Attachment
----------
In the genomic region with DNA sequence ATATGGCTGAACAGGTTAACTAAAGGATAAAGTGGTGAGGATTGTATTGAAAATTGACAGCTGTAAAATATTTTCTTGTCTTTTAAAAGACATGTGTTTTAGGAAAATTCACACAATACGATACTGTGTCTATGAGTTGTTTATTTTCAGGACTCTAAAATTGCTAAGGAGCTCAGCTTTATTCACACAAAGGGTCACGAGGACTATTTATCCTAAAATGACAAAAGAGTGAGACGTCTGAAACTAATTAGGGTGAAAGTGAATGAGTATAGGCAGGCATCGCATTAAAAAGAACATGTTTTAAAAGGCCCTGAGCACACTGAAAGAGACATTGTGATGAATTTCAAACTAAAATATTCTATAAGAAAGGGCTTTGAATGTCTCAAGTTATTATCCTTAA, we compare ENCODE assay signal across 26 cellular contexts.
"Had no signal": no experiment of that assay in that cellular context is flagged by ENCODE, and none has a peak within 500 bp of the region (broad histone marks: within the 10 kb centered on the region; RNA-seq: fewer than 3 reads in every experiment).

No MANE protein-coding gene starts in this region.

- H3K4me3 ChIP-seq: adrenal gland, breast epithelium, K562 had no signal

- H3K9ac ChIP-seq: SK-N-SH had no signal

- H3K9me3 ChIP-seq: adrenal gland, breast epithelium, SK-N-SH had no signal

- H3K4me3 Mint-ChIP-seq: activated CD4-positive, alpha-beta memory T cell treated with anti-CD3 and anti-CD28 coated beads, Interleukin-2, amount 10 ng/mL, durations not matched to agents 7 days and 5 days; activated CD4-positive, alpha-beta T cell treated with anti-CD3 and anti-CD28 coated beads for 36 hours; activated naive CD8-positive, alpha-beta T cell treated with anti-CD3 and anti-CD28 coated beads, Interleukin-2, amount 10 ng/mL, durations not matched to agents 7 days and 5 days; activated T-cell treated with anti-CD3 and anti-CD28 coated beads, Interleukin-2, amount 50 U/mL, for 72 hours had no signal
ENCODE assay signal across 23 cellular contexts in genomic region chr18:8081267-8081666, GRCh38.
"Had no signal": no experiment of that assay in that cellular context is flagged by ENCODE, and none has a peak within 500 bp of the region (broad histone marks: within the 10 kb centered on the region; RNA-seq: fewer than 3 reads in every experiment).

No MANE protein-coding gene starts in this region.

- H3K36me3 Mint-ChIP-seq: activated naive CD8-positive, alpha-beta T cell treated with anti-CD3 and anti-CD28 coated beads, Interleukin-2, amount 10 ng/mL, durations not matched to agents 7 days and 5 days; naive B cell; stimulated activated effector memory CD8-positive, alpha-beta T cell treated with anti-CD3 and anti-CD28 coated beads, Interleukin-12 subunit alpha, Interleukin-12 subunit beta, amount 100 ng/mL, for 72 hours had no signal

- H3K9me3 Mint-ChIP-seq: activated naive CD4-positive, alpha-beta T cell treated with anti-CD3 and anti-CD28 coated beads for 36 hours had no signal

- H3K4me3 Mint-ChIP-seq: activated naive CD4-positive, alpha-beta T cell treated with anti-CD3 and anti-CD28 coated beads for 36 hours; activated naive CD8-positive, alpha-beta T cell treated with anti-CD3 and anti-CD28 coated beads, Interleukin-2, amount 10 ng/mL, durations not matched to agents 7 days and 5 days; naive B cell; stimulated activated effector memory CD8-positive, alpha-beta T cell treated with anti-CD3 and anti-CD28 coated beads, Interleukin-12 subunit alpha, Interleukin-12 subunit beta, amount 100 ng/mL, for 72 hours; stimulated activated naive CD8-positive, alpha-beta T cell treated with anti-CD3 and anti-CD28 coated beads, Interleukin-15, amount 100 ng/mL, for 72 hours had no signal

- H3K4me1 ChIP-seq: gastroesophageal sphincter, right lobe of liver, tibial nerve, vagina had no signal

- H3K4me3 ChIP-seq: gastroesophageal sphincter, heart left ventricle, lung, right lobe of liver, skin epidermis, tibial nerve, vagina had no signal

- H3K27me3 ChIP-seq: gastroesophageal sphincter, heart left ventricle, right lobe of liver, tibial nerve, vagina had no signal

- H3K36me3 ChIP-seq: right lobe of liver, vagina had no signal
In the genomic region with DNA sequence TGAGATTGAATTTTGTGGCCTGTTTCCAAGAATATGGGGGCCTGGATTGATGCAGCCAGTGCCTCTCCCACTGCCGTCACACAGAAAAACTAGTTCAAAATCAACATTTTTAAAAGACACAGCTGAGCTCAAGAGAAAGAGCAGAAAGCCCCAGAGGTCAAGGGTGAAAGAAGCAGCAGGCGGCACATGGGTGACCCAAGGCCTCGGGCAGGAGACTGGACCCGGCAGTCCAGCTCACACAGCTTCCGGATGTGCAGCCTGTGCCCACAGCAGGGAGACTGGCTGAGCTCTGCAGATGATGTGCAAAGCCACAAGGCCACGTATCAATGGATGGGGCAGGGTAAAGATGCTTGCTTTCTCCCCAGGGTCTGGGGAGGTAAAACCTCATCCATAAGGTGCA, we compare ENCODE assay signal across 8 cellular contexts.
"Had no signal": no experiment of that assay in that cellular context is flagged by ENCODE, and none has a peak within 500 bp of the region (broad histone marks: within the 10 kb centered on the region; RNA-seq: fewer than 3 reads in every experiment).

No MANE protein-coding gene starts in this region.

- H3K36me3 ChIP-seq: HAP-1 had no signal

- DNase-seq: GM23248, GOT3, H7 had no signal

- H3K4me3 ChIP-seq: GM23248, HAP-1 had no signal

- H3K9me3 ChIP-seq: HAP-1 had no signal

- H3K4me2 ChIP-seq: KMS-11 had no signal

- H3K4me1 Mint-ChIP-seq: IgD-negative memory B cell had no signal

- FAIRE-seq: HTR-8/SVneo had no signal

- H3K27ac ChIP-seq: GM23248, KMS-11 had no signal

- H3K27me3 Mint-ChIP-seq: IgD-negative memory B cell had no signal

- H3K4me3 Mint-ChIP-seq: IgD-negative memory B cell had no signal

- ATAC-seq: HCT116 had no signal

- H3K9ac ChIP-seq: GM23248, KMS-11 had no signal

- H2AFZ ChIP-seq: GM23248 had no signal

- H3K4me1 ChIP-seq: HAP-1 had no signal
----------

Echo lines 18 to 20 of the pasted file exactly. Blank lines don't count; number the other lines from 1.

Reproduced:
In the genomic region with DNA sequence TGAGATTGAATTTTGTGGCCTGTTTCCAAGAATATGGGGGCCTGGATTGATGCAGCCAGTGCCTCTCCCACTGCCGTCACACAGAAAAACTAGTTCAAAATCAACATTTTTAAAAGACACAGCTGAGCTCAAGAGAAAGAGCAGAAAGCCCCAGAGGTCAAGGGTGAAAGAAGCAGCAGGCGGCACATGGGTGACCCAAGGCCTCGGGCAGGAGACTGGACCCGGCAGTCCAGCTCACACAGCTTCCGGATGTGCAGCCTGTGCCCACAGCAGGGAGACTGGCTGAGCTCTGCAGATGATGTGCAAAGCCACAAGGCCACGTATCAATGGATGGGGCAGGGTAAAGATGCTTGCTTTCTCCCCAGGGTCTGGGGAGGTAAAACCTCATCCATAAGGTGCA, we compare ENCODE assay signal across 8 cellular contexts.
"Had no signal": no experiment of that assay in that cellular context is flagged by ENCODE, and none has a peak within 500 bp of the region (broad histone marks: within the 10 kb centered on the region; RNA-seq: fewer than 3 reads in every experiment).

No MANE protein-coding gene starts in this region.